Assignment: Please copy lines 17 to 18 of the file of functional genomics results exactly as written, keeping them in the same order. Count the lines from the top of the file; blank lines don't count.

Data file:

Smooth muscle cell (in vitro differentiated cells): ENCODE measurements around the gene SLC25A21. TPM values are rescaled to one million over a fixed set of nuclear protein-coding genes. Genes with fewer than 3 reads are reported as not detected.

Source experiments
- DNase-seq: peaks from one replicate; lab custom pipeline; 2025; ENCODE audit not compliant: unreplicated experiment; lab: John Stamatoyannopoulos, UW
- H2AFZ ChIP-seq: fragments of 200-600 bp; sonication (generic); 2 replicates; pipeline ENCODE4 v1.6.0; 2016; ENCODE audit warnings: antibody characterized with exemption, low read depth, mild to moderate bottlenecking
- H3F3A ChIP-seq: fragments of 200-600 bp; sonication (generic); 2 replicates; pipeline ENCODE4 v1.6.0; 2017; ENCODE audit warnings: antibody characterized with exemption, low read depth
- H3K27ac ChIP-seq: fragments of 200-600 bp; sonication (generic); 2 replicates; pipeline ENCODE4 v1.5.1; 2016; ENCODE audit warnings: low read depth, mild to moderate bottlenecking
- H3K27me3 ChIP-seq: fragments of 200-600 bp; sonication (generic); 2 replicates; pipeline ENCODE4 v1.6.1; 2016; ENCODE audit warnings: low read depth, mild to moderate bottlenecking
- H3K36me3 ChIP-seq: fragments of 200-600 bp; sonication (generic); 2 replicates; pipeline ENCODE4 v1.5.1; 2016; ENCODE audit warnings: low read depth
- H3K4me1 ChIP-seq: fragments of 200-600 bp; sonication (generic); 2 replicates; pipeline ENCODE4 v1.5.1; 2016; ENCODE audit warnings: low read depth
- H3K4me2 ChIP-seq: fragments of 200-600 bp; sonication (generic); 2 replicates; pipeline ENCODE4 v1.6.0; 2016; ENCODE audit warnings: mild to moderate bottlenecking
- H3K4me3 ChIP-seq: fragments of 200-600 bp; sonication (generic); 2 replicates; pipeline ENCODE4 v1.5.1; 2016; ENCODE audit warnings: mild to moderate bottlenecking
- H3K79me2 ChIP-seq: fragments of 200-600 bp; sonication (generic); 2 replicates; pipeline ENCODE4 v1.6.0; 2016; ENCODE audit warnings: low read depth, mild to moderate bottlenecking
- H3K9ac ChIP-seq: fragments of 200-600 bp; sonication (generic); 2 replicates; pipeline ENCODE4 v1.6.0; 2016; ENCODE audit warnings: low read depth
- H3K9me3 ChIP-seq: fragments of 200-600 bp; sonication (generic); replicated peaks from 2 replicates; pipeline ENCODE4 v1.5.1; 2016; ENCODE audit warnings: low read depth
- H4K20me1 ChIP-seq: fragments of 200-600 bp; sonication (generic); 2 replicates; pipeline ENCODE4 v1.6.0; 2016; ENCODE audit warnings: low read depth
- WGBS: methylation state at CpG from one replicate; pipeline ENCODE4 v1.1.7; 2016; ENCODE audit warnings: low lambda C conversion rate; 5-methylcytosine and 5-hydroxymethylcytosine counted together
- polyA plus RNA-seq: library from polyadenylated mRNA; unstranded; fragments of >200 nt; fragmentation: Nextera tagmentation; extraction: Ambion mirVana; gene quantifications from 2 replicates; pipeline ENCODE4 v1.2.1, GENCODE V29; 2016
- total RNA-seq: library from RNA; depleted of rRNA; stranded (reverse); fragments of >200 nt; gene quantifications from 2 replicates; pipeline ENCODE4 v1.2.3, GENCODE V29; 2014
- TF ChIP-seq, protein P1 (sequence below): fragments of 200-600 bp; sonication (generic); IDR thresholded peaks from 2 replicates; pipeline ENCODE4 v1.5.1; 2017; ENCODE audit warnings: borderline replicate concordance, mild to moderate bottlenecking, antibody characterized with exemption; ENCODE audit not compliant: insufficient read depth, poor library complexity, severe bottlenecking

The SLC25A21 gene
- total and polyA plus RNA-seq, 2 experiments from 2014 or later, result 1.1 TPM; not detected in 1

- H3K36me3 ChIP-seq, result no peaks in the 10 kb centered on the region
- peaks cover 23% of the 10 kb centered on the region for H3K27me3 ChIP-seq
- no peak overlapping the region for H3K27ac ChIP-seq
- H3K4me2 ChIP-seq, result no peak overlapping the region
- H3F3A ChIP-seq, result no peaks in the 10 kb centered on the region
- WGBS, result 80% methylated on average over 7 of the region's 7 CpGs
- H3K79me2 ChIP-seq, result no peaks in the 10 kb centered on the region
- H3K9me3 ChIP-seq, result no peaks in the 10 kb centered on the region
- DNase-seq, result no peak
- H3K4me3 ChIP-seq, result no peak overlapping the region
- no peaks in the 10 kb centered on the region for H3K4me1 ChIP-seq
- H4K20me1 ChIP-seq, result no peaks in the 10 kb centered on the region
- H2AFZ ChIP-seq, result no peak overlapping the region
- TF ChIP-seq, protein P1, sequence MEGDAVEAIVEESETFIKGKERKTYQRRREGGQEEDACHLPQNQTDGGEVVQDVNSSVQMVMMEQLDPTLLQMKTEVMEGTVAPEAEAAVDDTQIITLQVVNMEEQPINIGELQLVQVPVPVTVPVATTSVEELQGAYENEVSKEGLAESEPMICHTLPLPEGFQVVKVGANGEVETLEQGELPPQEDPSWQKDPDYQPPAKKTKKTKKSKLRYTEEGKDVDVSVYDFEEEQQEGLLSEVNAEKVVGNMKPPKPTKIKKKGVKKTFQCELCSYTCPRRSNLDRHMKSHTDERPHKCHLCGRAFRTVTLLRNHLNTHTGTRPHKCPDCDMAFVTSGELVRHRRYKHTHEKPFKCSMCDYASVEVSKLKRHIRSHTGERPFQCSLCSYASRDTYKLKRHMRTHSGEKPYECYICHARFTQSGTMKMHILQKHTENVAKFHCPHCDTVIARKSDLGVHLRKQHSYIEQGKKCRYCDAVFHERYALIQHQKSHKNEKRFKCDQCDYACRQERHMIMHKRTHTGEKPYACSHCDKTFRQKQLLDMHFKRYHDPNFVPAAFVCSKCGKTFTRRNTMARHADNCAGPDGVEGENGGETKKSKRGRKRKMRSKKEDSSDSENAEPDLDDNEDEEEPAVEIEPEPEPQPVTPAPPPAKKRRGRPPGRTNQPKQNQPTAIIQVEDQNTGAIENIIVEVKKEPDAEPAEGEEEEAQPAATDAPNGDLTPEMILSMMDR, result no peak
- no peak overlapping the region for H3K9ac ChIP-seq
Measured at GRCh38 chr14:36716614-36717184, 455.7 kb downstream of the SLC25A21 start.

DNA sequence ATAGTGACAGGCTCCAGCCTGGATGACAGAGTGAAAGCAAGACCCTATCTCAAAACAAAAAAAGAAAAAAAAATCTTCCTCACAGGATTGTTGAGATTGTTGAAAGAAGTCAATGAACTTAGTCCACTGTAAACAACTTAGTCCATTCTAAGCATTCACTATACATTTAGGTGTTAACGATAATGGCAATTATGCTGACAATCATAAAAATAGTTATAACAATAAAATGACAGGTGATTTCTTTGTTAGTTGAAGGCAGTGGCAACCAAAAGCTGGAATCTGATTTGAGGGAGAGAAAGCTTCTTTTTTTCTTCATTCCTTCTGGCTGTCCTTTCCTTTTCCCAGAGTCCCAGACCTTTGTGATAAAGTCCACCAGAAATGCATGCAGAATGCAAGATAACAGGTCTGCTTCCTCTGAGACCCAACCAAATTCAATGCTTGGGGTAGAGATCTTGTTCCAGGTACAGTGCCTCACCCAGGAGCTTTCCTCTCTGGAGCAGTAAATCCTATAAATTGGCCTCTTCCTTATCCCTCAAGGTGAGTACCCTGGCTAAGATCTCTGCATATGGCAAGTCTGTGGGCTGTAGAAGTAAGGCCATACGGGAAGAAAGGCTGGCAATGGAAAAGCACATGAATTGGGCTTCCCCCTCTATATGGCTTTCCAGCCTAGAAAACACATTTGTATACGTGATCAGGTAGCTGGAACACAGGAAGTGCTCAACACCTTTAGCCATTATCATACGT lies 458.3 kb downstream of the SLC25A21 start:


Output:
- polyA plus RNA-seq: library from polyadenylated mRNA; unstranded; fragments of >200 nt; fragmentation: Nextera tagmentation; extraction: Ambion mirVana; gene quantifications from 2 replicates; pipeline ENCODE4 v1.2.1, GENCODE V29; 2016
- total RNA-seq: library from RNA; depleted of rRNA; stranded (reverse); fragments of >200 nt; gene quantifications from 2 replicates; pipeline ENCODE4 v1.2.3, GENCODE V29; 2014